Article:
Learn courses for free
Publish new courses and earn
Check your skills
Improve your skillsets for free
learnNpublish - Quick Learning Management System
Publisher Details: Sujatha   
Courses Published
Linux For Beginner 4 [Suggest, Read ]
 Linux For Beginner
Rating:     Type: Free     Points Required:  0
Linux For Beginner 3 [Suggest, Read ]
 Linux For Beginner
Rating:     Type: Free     Points Required:  0
Linux For Beginner 2 [Suggest, Read ]
 Linux For Beginner
Rating:     Type: Free     Points Required:  0
Red Hat Linux For Beginner 1 [Suggest, Read ]
 Linux For Beginner
Rating:     Type: Free     Points Required:  0
Ubuntu Installation [Suggest, Read ]

About Ubuntu

Linux was already established as an enterprise server platform in 2004. But free software was still not a part of everyday life for most computer users. That's why Mark Shuttleworth gathered a small team of developers from one of the most established Linux projects – Debian - and set out to create an easy-to-use Linux desktop, Ubuntu.

The vision for Ubuntu is part social and part economic: free software, available free of charge to everybody on the same terms, and funded through a portfolio of services provided by Canonical.

 The first version of Ubuntu was based on the GNOME desktop. We have since added a KDE edition, Kubuntu, and a server edition. All of the editions of Ubuntu share common infrastructure and software, making Ubuntu a unique platform that scales from consumer electronics to the desktop, and into the cloud for enterprise computing. Developers can work on their desktop of choice, and smoothly deliver code to cloud servers running the stripped-down Ubuntu Server Edition.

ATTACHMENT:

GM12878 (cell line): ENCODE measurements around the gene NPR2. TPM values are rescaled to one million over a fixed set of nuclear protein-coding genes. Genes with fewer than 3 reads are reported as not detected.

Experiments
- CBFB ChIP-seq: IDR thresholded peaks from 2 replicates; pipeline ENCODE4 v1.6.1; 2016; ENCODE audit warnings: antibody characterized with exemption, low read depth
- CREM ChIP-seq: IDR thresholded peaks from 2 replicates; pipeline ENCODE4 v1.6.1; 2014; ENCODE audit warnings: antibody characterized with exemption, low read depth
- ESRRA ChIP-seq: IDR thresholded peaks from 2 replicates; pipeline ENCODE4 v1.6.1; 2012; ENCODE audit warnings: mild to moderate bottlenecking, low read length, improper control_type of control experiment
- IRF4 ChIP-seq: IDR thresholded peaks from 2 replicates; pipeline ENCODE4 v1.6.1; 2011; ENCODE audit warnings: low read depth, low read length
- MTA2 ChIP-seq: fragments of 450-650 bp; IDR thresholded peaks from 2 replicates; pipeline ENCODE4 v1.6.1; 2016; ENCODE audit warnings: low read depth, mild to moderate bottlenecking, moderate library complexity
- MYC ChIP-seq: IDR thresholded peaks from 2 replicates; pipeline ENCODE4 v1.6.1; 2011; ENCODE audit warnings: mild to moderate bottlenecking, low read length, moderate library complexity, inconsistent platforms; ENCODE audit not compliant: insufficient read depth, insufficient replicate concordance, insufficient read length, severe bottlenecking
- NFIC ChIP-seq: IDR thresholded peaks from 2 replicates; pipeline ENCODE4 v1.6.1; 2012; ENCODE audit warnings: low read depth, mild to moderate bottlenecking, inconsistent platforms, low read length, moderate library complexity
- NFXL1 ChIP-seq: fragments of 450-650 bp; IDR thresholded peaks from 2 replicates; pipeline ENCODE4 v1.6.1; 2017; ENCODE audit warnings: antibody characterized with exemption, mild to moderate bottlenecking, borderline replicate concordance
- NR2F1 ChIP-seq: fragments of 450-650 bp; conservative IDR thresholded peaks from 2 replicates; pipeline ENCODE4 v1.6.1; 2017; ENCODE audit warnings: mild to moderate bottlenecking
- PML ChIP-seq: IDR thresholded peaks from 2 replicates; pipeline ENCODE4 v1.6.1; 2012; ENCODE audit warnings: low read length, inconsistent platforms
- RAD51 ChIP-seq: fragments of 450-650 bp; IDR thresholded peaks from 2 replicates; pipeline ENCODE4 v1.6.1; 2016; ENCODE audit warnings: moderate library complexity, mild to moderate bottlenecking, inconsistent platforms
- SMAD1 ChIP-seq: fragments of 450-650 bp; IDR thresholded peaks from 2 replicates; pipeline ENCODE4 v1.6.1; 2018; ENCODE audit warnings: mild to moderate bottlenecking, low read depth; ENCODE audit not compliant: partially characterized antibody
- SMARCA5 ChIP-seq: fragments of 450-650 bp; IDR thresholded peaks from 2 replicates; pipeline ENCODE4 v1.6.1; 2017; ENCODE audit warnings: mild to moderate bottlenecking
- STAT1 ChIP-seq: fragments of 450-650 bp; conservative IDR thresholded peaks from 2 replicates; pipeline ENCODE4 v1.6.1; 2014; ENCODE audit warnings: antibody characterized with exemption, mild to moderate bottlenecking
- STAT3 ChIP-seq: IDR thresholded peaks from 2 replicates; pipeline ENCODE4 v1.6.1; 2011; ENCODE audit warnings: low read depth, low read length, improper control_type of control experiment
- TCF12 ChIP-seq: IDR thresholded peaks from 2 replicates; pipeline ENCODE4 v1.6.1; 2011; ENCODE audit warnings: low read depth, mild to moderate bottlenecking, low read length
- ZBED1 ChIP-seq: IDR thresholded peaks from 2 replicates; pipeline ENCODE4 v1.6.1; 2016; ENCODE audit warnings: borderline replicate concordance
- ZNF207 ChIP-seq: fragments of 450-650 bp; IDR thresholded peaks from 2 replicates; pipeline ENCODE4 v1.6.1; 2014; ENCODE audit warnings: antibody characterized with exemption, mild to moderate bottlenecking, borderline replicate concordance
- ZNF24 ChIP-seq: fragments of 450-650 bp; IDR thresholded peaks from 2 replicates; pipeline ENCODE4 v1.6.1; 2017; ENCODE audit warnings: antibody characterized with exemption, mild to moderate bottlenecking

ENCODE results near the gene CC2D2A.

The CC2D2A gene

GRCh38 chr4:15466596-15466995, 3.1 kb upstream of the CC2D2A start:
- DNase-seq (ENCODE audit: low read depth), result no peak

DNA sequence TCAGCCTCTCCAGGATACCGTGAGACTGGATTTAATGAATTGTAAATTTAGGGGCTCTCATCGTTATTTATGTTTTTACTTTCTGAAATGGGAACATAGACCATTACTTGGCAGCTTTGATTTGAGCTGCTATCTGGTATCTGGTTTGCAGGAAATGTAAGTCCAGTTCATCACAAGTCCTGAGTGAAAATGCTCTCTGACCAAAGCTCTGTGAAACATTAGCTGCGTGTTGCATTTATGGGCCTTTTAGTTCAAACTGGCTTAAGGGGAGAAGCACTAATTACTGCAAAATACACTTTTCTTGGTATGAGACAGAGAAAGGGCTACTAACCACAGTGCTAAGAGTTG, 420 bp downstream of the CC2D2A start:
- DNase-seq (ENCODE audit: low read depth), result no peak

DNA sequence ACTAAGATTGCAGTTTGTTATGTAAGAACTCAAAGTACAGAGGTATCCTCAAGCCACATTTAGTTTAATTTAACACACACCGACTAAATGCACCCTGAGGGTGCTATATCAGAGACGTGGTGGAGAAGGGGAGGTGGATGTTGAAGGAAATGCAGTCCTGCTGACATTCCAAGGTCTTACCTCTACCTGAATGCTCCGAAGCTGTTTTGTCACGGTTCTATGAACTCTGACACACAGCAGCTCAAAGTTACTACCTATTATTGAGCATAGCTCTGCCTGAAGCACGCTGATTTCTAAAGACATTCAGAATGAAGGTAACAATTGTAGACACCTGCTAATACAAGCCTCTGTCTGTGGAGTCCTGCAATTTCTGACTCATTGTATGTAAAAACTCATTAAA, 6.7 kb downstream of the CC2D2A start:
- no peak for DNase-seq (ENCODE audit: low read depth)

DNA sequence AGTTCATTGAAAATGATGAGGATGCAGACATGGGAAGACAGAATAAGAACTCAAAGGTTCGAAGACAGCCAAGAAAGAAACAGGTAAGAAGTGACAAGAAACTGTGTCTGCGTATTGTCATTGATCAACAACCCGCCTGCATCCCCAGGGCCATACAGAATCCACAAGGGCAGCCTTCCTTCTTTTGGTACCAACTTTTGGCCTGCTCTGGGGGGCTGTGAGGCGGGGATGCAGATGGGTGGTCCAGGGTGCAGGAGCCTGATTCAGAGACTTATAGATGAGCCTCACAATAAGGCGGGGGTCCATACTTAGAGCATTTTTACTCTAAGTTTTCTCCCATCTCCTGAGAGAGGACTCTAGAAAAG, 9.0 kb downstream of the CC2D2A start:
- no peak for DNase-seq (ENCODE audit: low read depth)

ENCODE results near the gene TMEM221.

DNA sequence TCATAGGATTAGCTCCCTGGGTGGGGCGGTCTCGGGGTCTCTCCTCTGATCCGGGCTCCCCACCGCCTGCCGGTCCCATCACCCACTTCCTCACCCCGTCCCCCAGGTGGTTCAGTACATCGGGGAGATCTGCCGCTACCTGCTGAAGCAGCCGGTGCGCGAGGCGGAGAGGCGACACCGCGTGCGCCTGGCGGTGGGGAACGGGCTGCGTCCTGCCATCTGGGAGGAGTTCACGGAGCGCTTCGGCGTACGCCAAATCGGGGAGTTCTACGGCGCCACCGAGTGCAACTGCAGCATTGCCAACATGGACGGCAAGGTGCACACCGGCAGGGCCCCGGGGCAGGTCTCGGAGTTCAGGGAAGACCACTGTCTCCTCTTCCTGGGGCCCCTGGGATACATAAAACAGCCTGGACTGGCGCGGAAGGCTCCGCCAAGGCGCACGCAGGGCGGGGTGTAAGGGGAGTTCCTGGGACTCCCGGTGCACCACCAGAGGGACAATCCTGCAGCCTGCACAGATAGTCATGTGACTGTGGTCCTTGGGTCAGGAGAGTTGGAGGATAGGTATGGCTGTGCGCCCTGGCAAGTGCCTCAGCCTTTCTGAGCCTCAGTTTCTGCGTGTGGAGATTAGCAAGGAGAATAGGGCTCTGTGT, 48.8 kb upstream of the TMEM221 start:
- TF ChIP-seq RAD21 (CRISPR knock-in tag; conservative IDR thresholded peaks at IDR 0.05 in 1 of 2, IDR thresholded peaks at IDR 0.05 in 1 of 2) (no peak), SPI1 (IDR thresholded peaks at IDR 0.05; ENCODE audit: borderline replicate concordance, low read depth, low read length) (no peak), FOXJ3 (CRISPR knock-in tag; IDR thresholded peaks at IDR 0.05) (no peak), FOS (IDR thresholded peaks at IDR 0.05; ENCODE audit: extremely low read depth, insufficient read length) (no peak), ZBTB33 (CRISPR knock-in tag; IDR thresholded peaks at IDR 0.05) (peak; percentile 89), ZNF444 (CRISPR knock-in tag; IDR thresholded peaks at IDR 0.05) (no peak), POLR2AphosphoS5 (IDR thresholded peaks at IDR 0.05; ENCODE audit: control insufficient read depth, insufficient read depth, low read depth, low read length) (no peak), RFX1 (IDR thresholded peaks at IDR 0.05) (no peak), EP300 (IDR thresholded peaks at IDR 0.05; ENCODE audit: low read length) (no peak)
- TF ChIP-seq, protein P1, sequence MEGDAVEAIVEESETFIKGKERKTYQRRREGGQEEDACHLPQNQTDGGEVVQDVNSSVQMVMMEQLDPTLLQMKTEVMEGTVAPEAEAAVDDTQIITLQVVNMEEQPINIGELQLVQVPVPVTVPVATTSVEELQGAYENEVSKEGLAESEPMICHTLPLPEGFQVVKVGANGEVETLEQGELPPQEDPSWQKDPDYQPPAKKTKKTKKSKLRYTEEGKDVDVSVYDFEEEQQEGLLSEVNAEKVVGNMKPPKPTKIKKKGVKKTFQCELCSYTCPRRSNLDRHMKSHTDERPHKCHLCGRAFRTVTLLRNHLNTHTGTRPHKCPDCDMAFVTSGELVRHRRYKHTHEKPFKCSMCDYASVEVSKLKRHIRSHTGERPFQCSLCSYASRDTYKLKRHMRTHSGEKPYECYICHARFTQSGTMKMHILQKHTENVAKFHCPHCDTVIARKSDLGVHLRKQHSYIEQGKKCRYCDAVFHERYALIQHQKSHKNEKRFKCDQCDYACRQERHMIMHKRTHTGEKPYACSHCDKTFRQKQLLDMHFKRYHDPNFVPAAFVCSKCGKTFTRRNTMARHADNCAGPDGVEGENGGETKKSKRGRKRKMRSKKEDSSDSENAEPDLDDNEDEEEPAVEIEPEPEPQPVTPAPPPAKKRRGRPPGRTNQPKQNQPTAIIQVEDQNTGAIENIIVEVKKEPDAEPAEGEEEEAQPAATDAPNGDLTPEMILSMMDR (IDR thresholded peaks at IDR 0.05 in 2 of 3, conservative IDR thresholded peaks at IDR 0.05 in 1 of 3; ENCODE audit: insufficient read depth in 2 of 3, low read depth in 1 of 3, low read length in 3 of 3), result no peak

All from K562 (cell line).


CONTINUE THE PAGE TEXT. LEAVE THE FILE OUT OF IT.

In recent years, special emphasis has been placed on netbooks for lightweight, connected, mobile computing, and on the cloud as a new architecture for data centres. Ubuntu is a pioneer in both fields, with Ubuntu Netbook Edition and Ubuntu Enterprise Cloud setting the standard for easy deployment and management. Ubuntu is hugely popular on Amazon's EC2 and Rackspace's Cloud, and is pre-installed on computers from Dell, Lenovo and other global vendors.

Ubuntu still is and always will be free to use, share and develop. We hope it will bring a touch of light to your computing – and we hope that you'll join us in helping to build the next version too.

How to Install Ubuntu on Android!